The Internet of Things (IoT) is one of the trends that has been ascribed great potential for several years, but has not yet caught on in the broad masses. It feels like there are more texts about the networked refrigerator, which knows when the milk has expired or used up, than people who actually used it. In Gartner’s “Hype Cycle”, too , the IoT is listed as a trend that is associated with high expectations, but is currently still mainly rated as a trigger for innovations.
In order to correctly assess the potential of the IoT, however, the IoT should – in stark contrast to how it is done in the “hype cycle” – be viewed in close connection with the development in the field of artificial intelligence (AI). Because only an intelligent evaluation and control of data processes through the use of AI will help the networking of things to break through. Since the cost of AI has been falling significantly for a short time and application maturity has increased at the same time, the interaction between AI and IoT has become increasingly likely.
Data forms the interface between IoT and AI
The networked things deliver data on a previously unknown scale. This data plays an important role in two ways. On the one hand, the collection of data serves to make certain things more intelligent than they were before in their non-networked state. For example, the dash button from Amazon, which can detect via a sensor whether it is pressed and then translates this information into an order and forwards it via the Internet.
In one form or another, all IoT devices perform real-time analysisof this kind and perceive their surroundings. On the other hand, data and data analysis from the perspective of the companies that manufacture connected products play a central role in the success of the IoT.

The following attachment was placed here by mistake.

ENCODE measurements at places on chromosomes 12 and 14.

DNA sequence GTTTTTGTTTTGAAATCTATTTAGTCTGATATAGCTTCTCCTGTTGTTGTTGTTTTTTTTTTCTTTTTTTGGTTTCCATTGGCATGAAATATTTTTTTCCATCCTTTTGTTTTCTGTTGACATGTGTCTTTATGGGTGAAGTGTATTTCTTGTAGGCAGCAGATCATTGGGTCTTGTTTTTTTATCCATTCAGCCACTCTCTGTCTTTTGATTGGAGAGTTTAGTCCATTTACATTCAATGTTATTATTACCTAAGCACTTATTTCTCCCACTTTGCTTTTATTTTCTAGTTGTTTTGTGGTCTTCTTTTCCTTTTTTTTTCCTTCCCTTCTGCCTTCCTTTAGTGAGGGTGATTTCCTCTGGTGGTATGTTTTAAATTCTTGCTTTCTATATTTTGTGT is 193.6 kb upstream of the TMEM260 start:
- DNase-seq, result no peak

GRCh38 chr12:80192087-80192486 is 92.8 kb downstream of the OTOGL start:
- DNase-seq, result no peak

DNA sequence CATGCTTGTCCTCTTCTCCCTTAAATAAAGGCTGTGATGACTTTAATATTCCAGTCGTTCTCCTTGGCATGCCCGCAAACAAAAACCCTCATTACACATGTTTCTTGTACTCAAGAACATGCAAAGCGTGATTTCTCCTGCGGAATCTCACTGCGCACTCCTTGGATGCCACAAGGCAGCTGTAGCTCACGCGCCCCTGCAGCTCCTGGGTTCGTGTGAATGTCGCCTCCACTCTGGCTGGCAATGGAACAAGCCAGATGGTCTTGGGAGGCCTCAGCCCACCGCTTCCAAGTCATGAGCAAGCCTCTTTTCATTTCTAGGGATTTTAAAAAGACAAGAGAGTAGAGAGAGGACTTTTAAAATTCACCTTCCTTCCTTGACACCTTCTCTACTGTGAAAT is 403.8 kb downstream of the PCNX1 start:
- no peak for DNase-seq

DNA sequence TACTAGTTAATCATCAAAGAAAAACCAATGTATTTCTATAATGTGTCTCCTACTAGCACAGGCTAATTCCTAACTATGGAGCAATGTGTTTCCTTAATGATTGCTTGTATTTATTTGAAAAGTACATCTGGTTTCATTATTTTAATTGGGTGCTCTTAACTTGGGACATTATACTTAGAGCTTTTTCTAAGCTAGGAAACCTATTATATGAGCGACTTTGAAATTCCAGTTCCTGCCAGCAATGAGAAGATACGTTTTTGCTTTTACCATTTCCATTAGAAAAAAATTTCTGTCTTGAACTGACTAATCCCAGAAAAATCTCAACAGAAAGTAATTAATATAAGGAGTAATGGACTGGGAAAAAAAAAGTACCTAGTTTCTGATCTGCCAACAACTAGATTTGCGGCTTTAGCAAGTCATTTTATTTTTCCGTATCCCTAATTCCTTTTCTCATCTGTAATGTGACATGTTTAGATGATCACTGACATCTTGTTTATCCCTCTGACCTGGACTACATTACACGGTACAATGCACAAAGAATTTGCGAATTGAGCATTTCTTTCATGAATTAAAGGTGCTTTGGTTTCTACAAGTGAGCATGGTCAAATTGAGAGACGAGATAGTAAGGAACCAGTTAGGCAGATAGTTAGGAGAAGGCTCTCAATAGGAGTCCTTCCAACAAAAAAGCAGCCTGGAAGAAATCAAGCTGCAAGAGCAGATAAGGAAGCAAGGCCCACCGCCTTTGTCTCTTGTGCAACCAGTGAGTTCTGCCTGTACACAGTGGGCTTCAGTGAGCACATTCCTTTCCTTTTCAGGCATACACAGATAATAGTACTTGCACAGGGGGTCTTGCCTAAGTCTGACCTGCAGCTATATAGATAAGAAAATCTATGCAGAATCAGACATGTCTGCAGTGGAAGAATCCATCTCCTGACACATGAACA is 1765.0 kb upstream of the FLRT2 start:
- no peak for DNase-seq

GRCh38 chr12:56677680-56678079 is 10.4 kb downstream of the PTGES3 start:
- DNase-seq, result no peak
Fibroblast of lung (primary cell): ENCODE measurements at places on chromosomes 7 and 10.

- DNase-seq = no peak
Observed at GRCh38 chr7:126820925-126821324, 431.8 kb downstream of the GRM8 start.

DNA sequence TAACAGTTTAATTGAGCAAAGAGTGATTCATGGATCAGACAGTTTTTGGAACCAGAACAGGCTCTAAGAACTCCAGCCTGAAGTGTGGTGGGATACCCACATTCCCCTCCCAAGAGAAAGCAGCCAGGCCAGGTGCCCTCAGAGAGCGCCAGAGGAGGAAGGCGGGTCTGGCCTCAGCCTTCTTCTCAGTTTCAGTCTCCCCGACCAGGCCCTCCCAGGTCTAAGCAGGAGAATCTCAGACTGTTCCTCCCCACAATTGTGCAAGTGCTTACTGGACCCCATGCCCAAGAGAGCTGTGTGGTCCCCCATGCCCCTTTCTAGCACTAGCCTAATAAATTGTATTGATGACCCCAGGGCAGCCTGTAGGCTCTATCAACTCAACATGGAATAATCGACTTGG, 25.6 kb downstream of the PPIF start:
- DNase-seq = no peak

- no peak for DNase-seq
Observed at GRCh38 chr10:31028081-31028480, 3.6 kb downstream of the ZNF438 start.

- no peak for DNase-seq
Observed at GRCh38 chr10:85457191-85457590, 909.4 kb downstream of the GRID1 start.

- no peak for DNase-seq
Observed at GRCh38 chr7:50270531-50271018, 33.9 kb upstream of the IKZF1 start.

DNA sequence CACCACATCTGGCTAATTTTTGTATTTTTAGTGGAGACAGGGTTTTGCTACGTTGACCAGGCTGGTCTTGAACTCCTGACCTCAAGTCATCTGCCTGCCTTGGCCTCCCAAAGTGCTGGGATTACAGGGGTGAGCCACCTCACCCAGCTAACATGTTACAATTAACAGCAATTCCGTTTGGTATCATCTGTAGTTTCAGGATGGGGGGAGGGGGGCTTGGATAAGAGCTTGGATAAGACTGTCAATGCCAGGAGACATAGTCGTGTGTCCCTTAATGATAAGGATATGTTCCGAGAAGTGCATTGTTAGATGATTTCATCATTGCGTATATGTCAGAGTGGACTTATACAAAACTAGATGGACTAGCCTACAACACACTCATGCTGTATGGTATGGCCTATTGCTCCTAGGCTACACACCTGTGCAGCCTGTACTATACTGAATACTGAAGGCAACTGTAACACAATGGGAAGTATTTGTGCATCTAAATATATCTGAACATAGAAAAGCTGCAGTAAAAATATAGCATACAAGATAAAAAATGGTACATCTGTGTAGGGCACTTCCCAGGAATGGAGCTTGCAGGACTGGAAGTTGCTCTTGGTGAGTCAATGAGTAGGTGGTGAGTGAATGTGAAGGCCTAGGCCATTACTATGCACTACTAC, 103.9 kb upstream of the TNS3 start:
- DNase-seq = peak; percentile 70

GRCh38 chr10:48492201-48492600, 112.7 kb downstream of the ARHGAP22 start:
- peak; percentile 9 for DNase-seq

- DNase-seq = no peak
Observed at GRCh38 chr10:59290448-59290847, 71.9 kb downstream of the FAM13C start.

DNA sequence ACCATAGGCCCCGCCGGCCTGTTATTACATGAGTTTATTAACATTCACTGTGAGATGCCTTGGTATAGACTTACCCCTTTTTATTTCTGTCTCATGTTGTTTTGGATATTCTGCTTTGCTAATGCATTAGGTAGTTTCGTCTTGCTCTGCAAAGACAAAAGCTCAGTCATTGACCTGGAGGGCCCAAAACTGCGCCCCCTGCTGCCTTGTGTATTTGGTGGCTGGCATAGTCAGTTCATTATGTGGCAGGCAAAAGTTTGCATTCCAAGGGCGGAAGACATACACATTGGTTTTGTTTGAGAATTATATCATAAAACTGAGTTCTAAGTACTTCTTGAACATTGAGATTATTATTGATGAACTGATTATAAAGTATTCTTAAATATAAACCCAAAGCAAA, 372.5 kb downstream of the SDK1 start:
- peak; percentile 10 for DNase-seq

By analyzing usage data, companies need to learn how their products are actually being used and how they can be improved. For example, what happens if a child presses the dash button 23 times in a row while playing? In contrast to real-time analyzes, this is also referred to as post-event analyzes . Through the use of deep learning or machine learning patterns can be recognized and analyzed that help to better understand the use of IoT products and to better control the associated processes.
AI makes networked things intelligent
Many networked things, such as a smart vacuum cleaner robot, function as self-sufficient units, but which are integrated into a more comprehensive ecosystem such as a smart home via the cloud can be integrated. Only when these units are able to learn from their daily work and to draw intelligent conclusions do they really become smart things. One speaks here of adaptive intelligence. In the case of the vacuum cleaner, for example, this could mean that he gradually gets to know the apartment and at a certain point can be sent to the kitchen to clean it. At the same time, the security of IoT devices increases through the integration of AI. Because monitoring and pattern recognition can better distinguish between normal use and external attack.
The IoT needs AI
The IoT is primarily about the collection, evaluation and use of data from everyday objects and things. The better the data can be evaluated and translated into meaningful use, the more likely companies and end users will offer or accept IoT devices. AI offers the opportunity to analyze the data generated in the IoT environment better than ever before. Machine learning algorithms in particular can be used to better integrate IoT solutions into given contexts, because on the one hand this improves real-time analyzes, but also because recurring patterns can be derived in post-event processing.
Also a recent PwC studyended with the conclusion: “The IoT needs smart machines. So there is a need for AI. ”Conversely, this also means: only if the IoT and AI are consistently thought together can intelligent solutions be developed that generate real, meaningful added value from the data .